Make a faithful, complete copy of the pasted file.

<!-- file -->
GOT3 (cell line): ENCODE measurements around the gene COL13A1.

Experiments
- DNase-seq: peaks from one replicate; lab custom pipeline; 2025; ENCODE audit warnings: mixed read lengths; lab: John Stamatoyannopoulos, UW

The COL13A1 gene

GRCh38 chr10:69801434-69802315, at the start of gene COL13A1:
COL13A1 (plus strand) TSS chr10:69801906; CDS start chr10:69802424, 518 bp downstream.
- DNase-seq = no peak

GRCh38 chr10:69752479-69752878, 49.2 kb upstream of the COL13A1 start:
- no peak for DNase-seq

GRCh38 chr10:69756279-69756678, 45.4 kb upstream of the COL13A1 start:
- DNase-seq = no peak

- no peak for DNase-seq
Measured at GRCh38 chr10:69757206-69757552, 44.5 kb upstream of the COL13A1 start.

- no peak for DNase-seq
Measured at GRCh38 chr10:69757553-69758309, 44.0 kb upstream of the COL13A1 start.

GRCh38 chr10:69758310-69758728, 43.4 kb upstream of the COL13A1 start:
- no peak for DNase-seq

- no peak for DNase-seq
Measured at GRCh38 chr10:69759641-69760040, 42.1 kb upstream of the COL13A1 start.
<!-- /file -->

GOT3 (cell line): ENCODE measurements around the gene COL13A1.

Experiments
- DNase-seq: peaks from one replicate; lab custom pipeline; 2025; ENCODE audit warnings: mixed read lengths; lab: John Stamatoyannopoulos, UW

The COL13A1 gene

GRCh38 chr10:69801434-69802315, at the start of gene COL13A1:
COL13A1 (plus strand) TSS chr10:69801906; CDS start chr10:69802424, 518 bp downstream.
- DNase-seq = no peak

GRCh38 chr10:69752479-69752878, 49.2 kb upstream of the COL13A1 start:
- no peak for DNase-seq

GRCh38 chr10:69756279-69756678, 45.4 kb upstream of the COL13A1 start:
- DNase-seq = no peak

- no peak for DNase-seq
Measured at GRCh38 chr10:69757206-69757552, 44.5 kb upstream of the COL13A1 start.

- no peak for DNase-seq
Measured at GRCh38 chr10:69757553-69758309, 44.0 kb upstream of the COL13A1 start.

GRCh38 chr10:69758310-69758728, 43.4 kb upstream of the COL13A1 start:
- no peak for DNase-seq

- no peak for DNase-seq
Measured at GRCh38 chr10:69759641-69760040, 42.1 kb upstream of the COL13A1 start.